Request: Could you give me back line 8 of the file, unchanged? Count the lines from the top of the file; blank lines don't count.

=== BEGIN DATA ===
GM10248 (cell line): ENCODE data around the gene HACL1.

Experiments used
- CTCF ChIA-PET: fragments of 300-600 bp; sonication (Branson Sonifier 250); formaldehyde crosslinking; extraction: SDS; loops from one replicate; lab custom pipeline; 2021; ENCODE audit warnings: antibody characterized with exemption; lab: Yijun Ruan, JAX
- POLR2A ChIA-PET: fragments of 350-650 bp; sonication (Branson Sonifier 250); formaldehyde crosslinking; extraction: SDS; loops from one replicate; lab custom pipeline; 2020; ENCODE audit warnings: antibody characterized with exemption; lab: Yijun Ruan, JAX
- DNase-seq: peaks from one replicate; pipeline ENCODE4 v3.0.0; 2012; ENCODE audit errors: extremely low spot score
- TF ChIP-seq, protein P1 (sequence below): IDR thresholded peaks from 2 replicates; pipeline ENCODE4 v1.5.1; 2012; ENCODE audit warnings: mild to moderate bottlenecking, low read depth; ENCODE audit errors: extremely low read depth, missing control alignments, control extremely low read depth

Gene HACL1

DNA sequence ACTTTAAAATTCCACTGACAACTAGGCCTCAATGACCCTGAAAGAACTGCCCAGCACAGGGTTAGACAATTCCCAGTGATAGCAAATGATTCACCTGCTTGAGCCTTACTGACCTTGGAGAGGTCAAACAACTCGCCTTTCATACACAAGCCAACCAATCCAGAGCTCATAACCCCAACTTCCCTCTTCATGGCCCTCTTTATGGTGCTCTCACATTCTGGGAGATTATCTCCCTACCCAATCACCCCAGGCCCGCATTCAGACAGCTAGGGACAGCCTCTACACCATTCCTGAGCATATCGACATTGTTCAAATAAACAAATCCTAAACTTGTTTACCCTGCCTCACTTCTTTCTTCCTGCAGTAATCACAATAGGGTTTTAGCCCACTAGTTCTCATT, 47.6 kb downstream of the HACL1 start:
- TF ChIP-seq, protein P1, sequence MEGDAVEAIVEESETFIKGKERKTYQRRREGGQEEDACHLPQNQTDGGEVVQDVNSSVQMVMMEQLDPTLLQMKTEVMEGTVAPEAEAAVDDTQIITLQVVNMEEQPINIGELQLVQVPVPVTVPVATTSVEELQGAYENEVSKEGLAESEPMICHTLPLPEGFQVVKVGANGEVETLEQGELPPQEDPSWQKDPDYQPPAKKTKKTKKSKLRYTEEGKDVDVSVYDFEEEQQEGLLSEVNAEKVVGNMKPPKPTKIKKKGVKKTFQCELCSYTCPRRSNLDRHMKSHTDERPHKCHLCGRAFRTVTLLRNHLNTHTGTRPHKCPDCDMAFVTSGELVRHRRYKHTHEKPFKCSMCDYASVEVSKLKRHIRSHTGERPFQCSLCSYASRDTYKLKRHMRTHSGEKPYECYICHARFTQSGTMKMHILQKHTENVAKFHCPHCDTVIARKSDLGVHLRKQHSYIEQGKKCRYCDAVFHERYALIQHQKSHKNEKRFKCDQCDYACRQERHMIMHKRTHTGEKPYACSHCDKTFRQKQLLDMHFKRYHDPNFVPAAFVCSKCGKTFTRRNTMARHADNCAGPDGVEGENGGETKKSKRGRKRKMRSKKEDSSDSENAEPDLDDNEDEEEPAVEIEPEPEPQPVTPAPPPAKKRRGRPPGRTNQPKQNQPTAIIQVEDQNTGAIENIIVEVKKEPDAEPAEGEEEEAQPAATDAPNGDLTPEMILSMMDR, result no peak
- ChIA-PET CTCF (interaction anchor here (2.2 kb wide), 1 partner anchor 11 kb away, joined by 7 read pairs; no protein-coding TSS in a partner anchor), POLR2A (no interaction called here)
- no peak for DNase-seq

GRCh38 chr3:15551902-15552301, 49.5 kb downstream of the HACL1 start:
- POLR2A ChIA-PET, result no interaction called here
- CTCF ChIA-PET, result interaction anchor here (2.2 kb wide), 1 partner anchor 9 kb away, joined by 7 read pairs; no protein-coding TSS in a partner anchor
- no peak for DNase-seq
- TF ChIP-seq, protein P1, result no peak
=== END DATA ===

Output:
DNA sequence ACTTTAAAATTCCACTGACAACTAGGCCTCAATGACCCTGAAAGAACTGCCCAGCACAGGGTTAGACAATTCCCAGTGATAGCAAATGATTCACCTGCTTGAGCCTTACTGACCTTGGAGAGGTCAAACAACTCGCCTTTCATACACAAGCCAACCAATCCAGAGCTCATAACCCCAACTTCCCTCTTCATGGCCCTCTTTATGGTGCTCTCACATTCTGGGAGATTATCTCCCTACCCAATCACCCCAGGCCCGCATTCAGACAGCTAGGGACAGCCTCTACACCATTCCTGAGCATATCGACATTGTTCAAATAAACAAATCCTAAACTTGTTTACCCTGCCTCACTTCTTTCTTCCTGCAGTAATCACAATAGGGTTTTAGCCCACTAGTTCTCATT, 47.6 kb downstream of the HACL1 start: